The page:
Boy, did Trisha O`Hehir hit the nail on the head with comments on the two-year degree sham (January 1997)! I cannot use the 60-plus credits that I have earned at the technical college, where I achieved my associate`s degree, toward anything at any college or university. I can look at this dilemma a couple of ways.
The first is that I wasted two years at the technical college with what was represented to me as college level credits. They were so bold as to question my classes at the university: "...this class may not transfer into our program. You may have to take that class over." I could whine and moan and stomp my feet at the injustice. Sometimes I do.
The other way to look at it is that I wasted two years at the university. I have over 60 credits there that haven`t made me a penny! I spent a summer in an Econ class that put me to sleep, a religion class taught by Less Nessman of WKRP, and way more chem and biology classes than I would ever need. Plus, one semester there cost me about the same as an entire year at the technical college.
In reality, I know that the education I managed to achieve, even with five small children, cannot be taken away from me. All of it serves me well, but the fact that I have the equivalent of a bachelor of science degree and cannot use it to do some of the more interesting things that a BS degree can irks me, and this is what I find needs changing. A person with a four-year degree should make more than a person with a two-year (really three) degree. But it isn`t so. A teacher should make more than a basketball player, but it isn`t so either.
Ms. O`Hehir is correct when she says that the associate`s degree education is misrepresented as:
- A two-year degree.
- Many courses are transferable to a bachelor`s degree.
- In order to get a bachelor`s degree an associate degree holder must have a total of four years of college (it really is seven).
This dovetails nicely with the Perspective article written by Heidi Emmerling on the ADA`s resolutions (January 1997). Any way you look at it, hygienists are over educated for what we are expected to do for your patients. Why is it we hold fast to coronal polishing when we should be fighting to do buccal pit composites? Why are we up in arms over preceptorship when we should be looking ahead to do more?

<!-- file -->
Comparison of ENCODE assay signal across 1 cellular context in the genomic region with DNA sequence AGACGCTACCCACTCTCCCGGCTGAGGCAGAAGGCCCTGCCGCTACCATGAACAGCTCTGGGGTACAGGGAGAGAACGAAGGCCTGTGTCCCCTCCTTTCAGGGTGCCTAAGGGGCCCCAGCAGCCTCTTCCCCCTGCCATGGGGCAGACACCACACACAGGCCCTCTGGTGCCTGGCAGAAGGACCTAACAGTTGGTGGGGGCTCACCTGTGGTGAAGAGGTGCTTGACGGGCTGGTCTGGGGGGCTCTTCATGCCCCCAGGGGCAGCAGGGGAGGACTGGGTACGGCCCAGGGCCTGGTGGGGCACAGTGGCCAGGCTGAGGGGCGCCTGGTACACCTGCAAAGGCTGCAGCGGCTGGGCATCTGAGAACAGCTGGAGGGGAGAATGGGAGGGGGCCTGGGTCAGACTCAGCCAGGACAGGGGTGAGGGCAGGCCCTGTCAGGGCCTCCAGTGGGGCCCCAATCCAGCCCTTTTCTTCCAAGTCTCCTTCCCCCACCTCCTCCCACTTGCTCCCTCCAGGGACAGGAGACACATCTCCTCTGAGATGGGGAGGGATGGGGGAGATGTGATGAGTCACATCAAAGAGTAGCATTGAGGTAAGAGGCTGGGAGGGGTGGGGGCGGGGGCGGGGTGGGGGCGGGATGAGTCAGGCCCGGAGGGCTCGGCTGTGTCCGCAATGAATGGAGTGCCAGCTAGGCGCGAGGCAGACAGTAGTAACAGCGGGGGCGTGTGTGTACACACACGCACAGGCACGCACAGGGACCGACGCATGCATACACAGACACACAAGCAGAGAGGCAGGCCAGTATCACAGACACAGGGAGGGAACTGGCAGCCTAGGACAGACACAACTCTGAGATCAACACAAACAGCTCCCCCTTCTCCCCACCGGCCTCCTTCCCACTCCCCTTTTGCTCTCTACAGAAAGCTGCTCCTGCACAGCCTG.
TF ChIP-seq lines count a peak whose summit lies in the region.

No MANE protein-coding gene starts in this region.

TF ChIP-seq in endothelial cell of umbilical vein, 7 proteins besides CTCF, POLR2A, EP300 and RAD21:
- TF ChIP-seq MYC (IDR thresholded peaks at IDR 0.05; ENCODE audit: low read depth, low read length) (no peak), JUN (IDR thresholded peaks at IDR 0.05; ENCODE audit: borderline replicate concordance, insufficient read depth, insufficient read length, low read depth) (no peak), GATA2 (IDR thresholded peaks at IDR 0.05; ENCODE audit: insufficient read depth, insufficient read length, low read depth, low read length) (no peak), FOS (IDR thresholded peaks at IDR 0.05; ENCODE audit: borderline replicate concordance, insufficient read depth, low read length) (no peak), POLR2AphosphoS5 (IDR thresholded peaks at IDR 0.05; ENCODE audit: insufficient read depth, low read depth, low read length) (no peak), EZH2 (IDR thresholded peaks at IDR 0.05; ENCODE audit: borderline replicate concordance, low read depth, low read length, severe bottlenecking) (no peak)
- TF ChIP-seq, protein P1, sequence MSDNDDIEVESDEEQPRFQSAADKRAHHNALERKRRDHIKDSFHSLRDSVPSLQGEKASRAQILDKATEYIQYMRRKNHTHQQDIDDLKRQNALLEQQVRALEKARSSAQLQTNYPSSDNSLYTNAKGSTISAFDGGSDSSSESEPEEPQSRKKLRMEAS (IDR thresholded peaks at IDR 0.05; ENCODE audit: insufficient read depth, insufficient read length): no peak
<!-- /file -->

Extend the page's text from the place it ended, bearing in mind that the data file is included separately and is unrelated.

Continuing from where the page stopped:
By focusing on the mundane aspects of our job, we are missing the boat on moving ourselves forward. Like nursing, we should be able to specialize. A dental health practitioner sounds pretty good to me. Nurse practitioners are overseen by MDs as are physicians assistants. When I see the PA, she doesn`t call the MD in to validate her findings. Why can`t we fight for that?
Why should the ADA propose expanded opportunities for licensed educated hygienists? It looks to them as if we are happy polishing and giving away perio therapy. Maybe it`s just in the city that I live in, but I don`t know anyone that can knowingly leave a piece of calc on the distal of #19 five millimeters into the pocket. It is very hard for most of us to tell the patient that they have gum disease and will need to return for perio therapy and the fee will be X amount. It is easier for most of us to scrape it off, apologize for the discomfort, and make a note in the chart to check the area next time. No wonder we need a full 60 minutes to do a prophy.
I am just as guilty as the next person, but sometimes I feel as if I am screaming into the wind. These things are the crux of our problems with identity and professionalism. We cannot be taken seriously if we don`t take things like this seriously.
Shirley Gutkowski, RDH
Sun Prairie, Wisconsin